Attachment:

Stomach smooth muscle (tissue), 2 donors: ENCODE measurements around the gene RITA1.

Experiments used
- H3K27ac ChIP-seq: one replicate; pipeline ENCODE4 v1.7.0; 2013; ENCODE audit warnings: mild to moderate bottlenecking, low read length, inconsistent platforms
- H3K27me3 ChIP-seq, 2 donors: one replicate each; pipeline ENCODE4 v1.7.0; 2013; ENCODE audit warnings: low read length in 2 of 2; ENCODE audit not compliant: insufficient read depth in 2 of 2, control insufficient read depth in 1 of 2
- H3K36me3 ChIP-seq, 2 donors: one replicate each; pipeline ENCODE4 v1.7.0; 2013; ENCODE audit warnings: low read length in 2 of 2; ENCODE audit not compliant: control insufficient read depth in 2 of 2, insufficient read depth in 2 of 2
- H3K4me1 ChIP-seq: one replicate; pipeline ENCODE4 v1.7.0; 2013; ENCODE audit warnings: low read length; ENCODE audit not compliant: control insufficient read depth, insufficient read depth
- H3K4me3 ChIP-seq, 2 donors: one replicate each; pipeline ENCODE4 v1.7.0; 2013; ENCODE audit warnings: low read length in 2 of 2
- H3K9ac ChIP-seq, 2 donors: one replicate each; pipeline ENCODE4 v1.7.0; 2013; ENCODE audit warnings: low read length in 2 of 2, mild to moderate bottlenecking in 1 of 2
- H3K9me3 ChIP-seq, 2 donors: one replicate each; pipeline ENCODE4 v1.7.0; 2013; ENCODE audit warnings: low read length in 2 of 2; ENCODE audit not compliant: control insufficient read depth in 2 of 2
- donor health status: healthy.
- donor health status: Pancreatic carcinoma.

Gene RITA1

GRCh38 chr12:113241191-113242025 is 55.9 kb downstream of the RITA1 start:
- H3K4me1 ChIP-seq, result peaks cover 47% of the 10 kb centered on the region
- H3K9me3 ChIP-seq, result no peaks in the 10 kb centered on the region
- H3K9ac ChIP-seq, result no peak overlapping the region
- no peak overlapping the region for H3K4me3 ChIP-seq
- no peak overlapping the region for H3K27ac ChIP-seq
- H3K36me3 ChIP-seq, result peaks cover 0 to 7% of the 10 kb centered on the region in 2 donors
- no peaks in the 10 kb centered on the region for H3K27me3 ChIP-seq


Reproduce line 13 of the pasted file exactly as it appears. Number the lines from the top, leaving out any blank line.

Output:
GRCh38 chr12:113241191-113242025 is 55.9 kb downstream of the RITA1 start: